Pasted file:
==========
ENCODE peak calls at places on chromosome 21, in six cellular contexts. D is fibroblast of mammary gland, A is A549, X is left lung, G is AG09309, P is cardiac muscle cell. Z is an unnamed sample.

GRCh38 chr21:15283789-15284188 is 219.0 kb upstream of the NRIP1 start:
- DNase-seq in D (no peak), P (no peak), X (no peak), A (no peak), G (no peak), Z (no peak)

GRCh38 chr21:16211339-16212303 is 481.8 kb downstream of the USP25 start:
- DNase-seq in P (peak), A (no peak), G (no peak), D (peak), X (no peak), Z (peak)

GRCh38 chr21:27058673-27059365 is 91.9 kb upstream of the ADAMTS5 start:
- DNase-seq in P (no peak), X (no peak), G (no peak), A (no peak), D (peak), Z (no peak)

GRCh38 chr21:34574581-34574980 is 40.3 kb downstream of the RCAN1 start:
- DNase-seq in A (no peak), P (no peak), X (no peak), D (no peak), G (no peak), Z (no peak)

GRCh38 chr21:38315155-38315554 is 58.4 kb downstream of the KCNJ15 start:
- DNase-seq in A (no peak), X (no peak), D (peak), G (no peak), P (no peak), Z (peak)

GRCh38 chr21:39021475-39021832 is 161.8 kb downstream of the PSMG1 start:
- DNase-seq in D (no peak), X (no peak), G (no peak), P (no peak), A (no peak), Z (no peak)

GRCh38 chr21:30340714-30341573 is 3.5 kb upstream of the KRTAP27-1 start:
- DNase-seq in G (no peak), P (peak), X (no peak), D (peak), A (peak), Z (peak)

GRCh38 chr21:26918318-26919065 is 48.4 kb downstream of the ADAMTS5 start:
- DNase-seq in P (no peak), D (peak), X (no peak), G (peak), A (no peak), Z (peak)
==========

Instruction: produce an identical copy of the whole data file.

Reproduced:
ENCODE peak calls at places on chromosome 21, in six cellular contexts. D is fibroblast of mammary gland, A is A549, X is left lung, G is AG09309, P is cardiac muscle cell. Z is an unnamed sample.

GRCh38 chr21:15283789-15284188 is 219.0 kb upstream of the NRIP1 start:
- DNase-seq in D (no peak), P (no peak), X (no peak), A (no peak), G (no peak), Z (no peak)

GRCh38 chr21:16211339-16212303 is 481.8 kb downstream of the USP25 start:
- DNase-seq in P (peak), A (no peak), G (no peak), D (peak), X (no peak), Z (peak)

GRCh38 chr21:27058673-27059365 is 91.9 kb upstream of the ADAMTS5 start:
- DNase-seq in P (no peak), X (no peak), G (no peak), A (no peak), D (peak), Z (no peak)

GRCh38 chr21:34574581-34574980 is 40.3 kb downstream of the RCAN1 start:
- DNase-seq in A (no peak), P (no peak), X (no peak), D (no peak), G (no peak), Z (no peak)

GRCh38 chr21:38315155-38315554 is 58.4 kb downstream of the KCNJ15 start:
- DNase-seq in A (no peak), X (no peak), D (peak), G (no peak), P (no peak), Z (peak)

GRCh38 chr21:39021475-39021832 is 161.8 kb downstream of the PSMG1 start:
- DNase-seq in D (no peak), X (no peak), G (no peak), P (no peak), A (no peak), Z (no peak)

GRCh38 chr21:30340714-30341573 is 3.5 kb upstream of the KRTAP27-1 start:
- DNase-seq in G (no peak), P (peak), X (no peak), D (peak), A (peak), Z (peak)

GRCh38 chr21:26918318-26919065 is 48.4 kb downstream of the ADAMTS5 start:
- DNase-seq in P (no peak), D (peak), X (no peak), G (peak), A (no peak), Z (peak)